As GVC Holdings PLC (LON:GVC) chief executive Kenny Alexander’s reign comes to an end tomorrow he can proudly look back at a path from AIM to the FTSE 100 that is almost unique.

Only one other former AIM minnow has managed the same and that is Melrose Industries PLC (LON:MRO), and both companies leant heavily on acquisitions in order to make the giant steps from the loosely regulated junior market to the blue chip goldfish bowl. 

READ MORE: GVC boss abruptly retires but proves resilience of gambling group amid pandemic

At the age of 37, Alexander joined as CEO in February 2007 of what was then called Gaming VC Holdings from online betting company Sportingbet where he was managing director of European operations, having started out as an accountant at Grant Thornton.

Commenting on his appointment at the time, the Scotsman said he was looking forward “to driving the business forward in the next stage of its development” and that the company “has great potential and the aim is to take advantage and maximise the opportunities which exists in the European gaming sector”.

For the first half of 2007, the group generated revenue of €22mln and underlying profits (EBITDA) of €10mln, declaring a €0.2 interim dividend.

By 2010, having acquired Betboo in Latin America and poached a couple of key appointments from Sportingbet, Alexander announced an organic expansion strategy with new products and new territories, later in the year adopting the GVC moniker.  

Then the acquisitions started to pick up in size while he also reduced exposure to unregulated markets to add credibility for investors, with his old employer Sportingbet added in 2013 before the scale Alexander’s empire-building ambitions first came to broader attention.

In 2016, the modestly sized, AIM-quoted outfit made a bid for FTSE 250-listed, which was completed in 2016 and propelled the company into the almost-big-time. 

This confirmed the Scot’s taste for David-takes-over-Goliath acquisitions, which was further sated by the purchase of Ladbrokes Coral, which was completed in March 2018.

GVC now has a headcount above 25,000 with 20 offices across five continents, including a potential major growth opportunity in the US, via a joint venture with MGM Casinos.

GVC shares fell 5% by around midday, wiping around £250mln off its market value, which analysts said reflected that the market viewed his departure as bad but not disastrous news.

“It seems like investors don’t want Kenny Alexander to step down as boss of gambling group GVC,” said Russ Mould, investment director at AJ Bell. “Alexander is seen as the brains behind GVC’s rapid ascent.”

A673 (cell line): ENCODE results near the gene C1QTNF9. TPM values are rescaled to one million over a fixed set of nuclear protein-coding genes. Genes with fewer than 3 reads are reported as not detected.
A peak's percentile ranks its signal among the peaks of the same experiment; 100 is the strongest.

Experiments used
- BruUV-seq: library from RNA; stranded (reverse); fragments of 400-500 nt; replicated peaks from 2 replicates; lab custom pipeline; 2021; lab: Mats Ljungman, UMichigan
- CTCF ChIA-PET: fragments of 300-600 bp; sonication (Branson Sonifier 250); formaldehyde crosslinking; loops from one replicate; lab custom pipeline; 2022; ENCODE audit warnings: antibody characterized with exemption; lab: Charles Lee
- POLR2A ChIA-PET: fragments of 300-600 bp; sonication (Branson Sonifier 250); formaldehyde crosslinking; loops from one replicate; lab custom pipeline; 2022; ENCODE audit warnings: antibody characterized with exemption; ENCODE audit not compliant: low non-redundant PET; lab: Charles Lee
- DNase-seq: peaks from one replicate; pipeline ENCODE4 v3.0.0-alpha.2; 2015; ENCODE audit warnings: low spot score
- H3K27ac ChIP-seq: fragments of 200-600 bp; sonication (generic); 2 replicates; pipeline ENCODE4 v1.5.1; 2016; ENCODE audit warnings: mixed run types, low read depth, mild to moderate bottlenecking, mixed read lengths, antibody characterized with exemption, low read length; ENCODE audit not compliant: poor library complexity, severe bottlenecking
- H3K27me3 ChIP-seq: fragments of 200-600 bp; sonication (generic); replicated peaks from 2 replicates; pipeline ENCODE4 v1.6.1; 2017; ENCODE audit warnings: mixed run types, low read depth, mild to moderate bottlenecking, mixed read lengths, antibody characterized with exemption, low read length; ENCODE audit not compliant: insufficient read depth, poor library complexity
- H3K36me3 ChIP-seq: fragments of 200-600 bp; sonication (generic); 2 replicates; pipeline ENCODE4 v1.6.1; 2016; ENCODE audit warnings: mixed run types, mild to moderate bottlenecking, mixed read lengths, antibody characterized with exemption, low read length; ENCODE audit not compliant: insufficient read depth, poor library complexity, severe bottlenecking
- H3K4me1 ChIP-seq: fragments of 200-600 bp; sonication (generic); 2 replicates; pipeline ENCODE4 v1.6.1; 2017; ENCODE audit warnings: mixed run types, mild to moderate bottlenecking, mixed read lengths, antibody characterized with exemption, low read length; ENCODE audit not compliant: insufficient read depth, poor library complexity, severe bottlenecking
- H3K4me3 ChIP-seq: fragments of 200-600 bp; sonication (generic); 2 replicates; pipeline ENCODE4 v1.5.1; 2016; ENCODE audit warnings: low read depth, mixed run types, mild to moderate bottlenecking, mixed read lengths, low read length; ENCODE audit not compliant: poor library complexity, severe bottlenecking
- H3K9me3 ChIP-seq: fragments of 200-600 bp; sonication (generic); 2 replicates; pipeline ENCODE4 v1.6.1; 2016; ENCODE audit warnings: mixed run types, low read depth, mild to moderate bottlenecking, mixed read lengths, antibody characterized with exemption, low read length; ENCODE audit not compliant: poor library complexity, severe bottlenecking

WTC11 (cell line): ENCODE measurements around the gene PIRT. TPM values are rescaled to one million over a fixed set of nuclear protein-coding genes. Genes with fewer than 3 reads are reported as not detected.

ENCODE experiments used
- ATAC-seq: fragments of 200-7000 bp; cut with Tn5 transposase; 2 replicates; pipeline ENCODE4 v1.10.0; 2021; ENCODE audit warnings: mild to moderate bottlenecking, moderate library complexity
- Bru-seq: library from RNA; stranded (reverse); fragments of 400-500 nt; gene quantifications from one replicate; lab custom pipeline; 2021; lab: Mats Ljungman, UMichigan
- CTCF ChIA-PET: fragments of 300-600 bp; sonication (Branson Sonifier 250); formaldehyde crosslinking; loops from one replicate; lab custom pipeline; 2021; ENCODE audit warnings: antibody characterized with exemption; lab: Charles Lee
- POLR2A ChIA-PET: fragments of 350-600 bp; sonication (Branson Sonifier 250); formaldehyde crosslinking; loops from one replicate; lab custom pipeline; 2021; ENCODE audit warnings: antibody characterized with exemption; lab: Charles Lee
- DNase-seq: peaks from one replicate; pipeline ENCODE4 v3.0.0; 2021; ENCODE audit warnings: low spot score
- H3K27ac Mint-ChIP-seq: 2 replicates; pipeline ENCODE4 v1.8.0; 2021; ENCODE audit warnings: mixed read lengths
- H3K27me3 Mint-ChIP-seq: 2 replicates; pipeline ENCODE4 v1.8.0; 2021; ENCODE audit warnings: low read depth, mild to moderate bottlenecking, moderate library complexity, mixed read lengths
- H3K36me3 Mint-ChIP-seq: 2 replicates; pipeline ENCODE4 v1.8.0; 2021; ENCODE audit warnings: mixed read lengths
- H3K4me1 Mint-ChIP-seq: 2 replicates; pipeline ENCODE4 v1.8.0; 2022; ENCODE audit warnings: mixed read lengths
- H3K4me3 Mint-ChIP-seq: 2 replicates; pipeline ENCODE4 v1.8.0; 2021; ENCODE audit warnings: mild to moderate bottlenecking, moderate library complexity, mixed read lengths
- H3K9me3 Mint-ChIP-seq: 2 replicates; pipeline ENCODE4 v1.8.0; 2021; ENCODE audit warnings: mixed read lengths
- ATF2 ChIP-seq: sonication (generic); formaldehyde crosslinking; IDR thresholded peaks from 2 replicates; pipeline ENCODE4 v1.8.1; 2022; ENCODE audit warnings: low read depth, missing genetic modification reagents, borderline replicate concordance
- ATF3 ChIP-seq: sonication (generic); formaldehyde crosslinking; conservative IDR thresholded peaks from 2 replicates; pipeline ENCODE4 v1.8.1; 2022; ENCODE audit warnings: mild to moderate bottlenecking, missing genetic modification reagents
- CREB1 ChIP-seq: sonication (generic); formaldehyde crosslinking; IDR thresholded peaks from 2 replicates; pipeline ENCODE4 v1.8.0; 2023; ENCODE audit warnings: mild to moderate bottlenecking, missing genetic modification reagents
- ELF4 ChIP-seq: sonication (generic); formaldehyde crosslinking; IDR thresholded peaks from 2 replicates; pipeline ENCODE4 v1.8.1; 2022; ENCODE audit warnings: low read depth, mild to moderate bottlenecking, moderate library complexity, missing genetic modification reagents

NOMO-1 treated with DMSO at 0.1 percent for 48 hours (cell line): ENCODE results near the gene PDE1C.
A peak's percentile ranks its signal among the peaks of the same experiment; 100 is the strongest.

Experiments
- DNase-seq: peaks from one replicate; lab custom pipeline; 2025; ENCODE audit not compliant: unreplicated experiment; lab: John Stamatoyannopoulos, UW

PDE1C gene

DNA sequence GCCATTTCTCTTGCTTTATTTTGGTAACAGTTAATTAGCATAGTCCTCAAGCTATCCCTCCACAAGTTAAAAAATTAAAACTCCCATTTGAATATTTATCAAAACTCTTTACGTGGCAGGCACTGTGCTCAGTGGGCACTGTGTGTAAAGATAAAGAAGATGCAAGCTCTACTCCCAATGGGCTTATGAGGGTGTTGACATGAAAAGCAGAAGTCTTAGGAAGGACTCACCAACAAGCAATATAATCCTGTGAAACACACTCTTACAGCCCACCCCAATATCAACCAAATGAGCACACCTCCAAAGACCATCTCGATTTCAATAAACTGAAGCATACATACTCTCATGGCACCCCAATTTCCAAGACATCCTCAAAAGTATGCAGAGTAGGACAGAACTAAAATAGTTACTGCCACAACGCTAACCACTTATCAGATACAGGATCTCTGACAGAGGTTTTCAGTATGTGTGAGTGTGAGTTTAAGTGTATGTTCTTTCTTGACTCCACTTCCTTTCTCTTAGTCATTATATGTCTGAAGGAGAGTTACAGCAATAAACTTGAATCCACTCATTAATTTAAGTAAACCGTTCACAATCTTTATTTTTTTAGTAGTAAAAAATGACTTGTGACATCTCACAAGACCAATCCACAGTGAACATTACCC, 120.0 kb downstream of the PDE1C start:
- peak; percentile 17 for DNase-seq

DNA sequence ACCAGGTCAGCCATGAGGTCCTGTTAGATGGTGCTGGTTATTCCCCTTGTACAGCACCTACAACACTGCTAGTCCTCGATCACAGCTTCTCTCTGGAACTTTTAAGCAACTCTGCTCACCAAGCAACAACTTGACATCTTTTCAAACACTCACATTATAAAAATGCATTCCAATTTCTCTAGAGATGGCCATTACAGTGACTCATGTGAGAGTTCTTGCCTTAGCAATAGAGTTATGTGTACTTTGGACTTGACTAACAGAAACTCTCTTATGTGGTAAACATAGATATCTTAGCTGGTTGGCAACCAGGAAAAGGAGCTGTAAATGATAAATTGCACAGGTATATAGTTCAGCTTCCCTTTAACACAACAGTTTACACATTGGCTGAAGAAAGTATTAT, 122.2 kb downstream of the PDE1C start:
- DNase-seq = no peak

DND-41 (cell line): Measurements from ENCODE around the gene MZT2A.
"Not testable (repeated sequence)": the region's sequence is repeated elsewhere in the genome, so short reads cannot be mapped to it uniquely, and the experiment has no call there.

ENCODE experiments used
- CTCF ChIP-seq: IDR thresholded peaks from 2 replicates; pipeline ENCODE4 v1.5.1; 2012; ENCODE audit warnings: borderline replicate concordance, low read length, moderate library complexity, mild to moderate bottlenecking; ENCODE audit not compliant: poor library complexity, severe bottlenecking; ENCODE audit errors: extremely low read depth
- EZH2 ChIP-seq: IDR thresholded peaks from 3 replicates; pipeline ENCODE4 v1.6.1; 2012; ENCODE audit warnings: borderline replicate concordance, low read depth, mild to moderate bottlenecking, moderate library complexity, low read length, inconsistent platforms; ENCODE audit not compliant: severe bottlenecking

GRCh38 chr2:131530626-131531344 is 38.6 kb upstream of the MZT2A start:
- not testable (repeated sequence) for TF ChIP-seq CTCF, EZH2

“Shareholders have been made very rich as a result of GVC’s ascent up the gambling industry ladder and so they might be nervous about his successor’s ability to keep striking the right notes.”

Making a significant change at the helm at what is a turbulent time, with intense regulatory scrutiny and coronavirus implications sizeable, comes with no little risk.

No more worlds left to conquer?

“And when Alexander saw the breadth of his domain, he wept, for there were no more worlds left to conquer,” said Hans Gruber, played by Alan Rickman in Die Hard.

But while the Germanic occupant of the Nakatomi Plaza is referring to Alexander the Great, our Scottish Alexander, the GVC great, has one corner of the world that potentially offers considerable riches and the opportunity 

At broker Peel Hunt, analyst Ivor Jones said: “Perhaps his departure signals that swashbuckling M&A is less likely, but, with the US market opportunity continuing to expand, GVC can still achieve positive transformational change.”

Jones said Segev and the remaining top team is “well placed to continue GVCs’ excellent execution of its business plan”.

The trading update released along with the board changes confirmed that the core online business is performing very well, so Jones felt investor attention may shift towards the opportunity in the US, with the company having recently made clear that it will invest  “whatever it takes” to gain a leading market share. 

Either, as he insists, Alexander’s enthusiasm for world conquering has dimmed and he has decided to spend more time with his family after four months of reflection while working from home during lockdown, or perhaps he reckons the US will be the toughest battle of all. 

Other names that made the moved from AIM to the main market: 

Since AIM’s formation in 1995, just over 150 companies have graduated from the ‘junior’ to the main market, averaging around six per year.